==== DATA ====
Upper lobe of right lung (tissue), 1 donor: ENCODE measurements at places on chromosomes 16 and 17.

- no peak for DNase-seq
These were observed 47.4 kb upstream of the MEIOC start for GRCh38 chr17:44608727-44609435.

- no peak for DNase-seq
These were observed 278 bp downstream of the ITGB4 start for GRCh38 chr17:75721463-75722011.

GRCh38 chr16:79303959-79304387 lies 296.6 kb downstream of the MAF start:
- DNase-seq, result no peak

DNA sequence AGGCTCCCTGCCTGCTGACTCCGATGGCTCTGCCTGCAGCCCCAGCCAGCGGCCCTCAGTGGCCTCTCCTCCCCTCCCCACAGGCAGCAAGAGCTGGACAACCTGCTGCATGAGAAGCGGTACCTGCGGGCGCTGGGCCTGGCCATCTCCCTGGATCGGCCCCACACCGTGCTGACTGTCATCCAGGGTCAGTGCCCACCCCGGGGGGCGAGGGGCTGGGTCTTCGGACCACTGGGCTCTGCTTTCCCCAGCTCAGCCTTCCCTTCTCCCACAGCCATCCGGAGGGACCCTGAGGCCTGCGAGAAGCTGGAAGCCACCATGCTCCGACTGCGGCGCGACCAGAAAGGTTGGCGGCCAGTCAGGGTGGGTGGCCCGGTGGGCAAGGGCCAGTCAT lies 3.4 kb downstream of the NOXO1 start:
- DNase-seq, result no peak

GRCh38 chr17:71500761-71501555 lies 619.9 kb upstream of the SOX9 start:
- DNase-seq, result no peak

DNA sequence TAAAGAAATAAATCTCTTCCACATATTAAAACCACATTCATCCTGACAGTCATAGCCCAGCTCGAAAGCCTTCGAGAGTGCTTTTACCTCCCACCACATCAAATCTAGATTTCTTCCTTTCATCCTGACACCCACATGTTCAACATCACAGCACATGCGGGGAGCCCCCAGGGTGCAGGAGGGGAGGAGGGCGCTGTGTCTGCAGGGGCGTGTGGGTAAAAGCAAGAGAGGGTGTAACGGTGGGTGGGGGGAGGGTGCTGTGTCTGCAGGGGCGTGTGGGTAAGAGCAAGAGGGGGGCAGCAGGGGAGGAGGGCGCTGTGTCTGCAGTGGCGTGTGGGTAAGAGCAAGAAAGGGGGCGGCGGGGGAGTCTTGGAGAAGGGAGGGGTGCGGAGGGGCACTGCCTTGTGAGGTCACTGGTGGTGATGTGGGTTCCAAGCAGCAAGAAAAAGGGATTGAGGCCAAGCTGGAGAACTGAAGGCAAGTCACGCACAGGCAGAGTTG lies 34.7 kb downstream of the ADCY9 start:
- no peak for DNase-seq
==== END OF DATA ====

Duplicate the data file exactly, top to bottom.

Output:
Upper lobe of right lung (tissue), 1 donor: ENCODE measurements at places on chromosomes 16 and 17.

- no peak for DNase-seq
These were observed 47.4 kb upstream of the MEIOC start for GRCh38 chr17:44608727-44609435.

- no peak for DNase-seq
These were observed 278 bp downstream of the ITGB4 start for GRCh38 chr17:75721463-75722011.

GRCh38 chr16:79303959-79304387 lies 296.6 kb downstream of the MAF start:
- DNase-seq, result no peak

DNA sequence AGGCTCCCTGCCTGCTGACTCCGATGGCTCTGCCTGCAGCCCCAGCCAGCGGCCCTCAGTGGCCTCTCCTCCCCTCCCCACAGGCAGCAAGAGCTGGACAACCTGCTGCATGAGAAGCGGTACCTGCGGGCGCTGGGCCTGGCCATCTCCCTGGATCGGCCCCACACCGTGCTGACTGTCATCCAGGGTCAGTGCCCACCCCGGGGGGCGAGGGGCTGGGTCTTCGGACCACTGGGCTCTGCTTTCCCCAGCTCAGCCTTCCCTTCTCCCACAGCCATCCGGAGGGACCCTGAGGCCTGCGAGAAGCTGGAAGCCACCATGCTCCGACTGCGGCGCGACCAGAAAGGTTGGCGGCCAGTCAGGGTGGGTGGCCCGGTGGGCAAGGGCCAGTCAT lies 3.4 kb downstream of the NOXO1 start:
- DNase-seq, result no peak

GRCh38 chr17:71500761-71501555 lies 619.9 kb upstream of the SOX9 start:
- DNase-seq, result no peak

DNA sequence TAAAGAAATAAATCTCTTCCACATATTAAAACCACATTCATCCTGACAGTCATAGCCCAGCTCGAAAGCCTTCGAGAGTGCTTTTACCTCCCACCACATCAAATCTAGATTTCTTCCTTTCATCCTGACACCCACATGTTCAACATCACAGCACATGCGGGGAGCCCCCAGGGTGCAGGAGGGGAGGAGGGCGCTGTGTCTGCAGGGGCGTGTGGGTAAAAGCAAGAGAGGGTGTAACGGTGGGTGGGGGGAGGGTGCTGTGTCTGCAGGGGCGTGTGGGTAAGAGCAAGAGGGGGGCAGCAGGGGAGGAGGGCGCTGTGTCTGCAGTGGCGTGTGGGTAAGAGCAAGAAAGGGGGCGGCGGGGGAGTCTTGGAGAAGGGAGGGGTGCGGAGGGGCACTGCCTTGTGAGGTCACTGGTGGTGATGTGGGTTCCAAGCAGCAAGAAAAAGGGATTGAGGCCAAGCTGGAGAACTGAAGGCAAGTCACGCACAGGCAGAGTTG lies 34.7 kb downstream of the ADCY9 start:
- no peak for DNase-seq